Replacing broken pane

2015-06-18 06:00
Replacing broken glass takes care and precision.

Replacing broken glass takes care and precision.

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GLASS windows get broken for a number of reasons – stray cricket balls, stones hit-up by the lawnmower, a bird that is trapped indoors, or a more sinister reason, house break-ins. Fixing the broken pane of glass should be a priority, as broken glass can be dangerous and it is a security hazard while it remains broken. However, if it has been caused by a break-in, be sure that all the necessary professionals have inspected it before you touch or replace it, such as the police who will inevitably dust it for prints, as well as the insurance assessor who will want to examine it as well.

For large panes of glass, it is better to leave the replacement to professional glass fitters. If the pane is relatively small however, such as a cottage pane for example, replacing it can be as easy as one, two, three.

What you will need:

• Work gloves and eye protection

• Masking tape

• Towel

• Hammer

• Replacement glass (professionally cut to the right size)

• Long-nosed pliers

• Suitable fast-drying primer

• Flat-edge putty knife

• Caulk

• Putty

• Glaziers points (if it is a wooden window)

• Chisel or flat-headed screwdriver

• Paint brush and fast drying primer

• Tape measure

Removing the broken pane

The first thing that needs to be done is to remove the broken glass from the window frame. Before you begin, ensure that you are wearing adequate eye protection and work gloves. If the window in question is only cracked and not broken through, you will need to purposefully break it. To do this, stick some masking tape across the pane in a criss-cross fashion to help prevent shattering, put a towel over the glass and hit it hard enough with a hammer to break it. Once the glass is broken through, you can carefully wiggle the broken pieces out of the frame.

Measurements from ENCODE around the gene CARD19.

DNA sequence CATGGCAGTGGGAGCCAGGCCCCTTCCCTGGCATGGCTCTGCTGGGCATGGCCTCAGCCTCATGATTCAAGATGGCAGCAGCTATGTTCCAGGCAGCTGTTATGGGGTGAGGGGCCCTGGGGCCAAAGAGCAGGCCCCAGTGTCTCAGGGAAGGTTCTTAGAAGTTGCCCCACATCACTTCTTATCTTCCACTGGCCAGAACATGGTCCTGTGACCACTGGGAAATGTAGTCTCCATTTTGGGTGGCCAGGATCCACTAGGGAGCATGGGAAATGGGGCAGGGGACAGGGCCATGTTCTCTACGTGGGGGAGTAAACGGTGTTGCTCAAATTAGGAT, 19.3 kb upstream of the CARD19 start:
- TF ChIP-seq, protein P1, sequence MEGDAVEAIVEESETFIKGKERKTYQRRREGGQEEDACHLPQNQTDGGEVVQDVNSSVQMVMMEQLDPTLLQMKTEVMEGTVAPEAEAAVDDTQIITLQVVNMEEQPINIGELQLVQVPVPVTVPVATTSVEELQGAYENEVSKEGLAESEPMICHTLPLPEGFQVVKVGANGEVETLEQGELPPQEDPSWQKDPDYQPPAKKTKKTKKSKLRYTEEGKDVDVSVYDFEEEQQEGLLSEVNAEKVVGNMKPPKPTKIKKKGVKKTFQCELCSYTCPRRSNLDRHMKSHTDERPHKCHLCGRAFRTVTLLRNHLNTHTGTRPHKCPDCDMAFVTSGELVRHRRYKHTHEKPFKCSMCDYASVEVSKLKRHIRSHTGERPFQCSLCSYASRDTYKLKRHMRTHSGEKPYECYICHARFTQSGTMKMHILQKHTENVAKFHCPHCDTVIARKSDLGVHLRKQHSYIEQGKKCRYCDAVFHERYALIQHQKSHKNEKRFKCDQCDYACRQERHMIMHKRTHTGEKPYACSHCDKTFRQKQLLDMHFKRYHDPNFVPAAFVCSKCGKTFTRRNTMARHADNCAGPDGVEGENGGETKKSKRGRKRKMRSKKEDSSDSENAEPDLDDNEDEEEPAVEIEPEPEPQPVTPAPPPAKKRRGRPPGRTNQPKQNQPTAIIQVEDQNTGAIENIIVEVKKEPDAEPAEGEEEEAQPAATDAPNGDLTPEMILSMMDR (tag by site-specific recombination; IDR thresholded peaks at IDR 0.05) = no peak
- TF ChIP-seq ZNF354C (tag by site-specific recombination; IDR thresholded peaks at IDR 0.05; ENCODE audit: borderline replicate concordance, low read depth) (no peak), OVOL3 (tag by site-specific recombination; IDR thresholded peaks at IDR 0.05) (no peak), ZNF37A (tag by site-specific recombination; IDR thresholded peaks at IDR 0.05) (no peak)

You will also need to remove the glazing compound or putty from the perimeter of the window frame. If you are lucky, it will be so old and weather-worn that it will just break off. Sometimes however, it will have bonded firmly to the window frame and will have to be chiseled or scraped off with a flat-headed screwdriver or a small chisel. If you are working with a wooden window frame, be sure to also remove all the glazierand#039;s points (small triangular-shaped pieces of metal that hold the glass in place) with some long-nosed pliers. Once you have done this, give your window frame a quick sanding down to remove any glazing compound or putty that may have been left behind, and then paint it with a fast-drying primer. This will prevent metal window frames from rusting, and wooden window frames from absorbing all the oil out of the glazing compound, leaving it dry and brittle.

Installing the glass

Once the primer is dry, you will need to extend a long bead of caulk or a thin string of hand-rolled putty around the exterior of the window frame, to provide a reliable cushion on which the glass can sit, as well as providing a waterproof seal around the outside of the glass pane. Press the replacement glass firmly into the frame so that it presses down into the caulk or putty.

If you are working with a wooden window, this is when you will need to install the new glazierand#039;s points to hold the replacement pane firmly in place. Start off by pressing them in with your thumb and then use a screwdriver to drive them firmly into place. Glazierand#039;s points will need to be installed on all four sides of the pane, approximately 5cm apart from one another.

To correctly seal the window, roll a piece of glazing compound or putty between your hands and make a string that is approximately 7cm in diameter. Using your fingers, press the string into place in the seam between the glass and the window frame, and then use a flat-edge putty knife to neaten up the edges. This is done by holding the knife at an angle between the glass and the window frame, and running it down each edge to create a smooth surface. Leave the putty or glazing compound to dry for a week or so and then you can paint the frame and clean the window pane. –Property24

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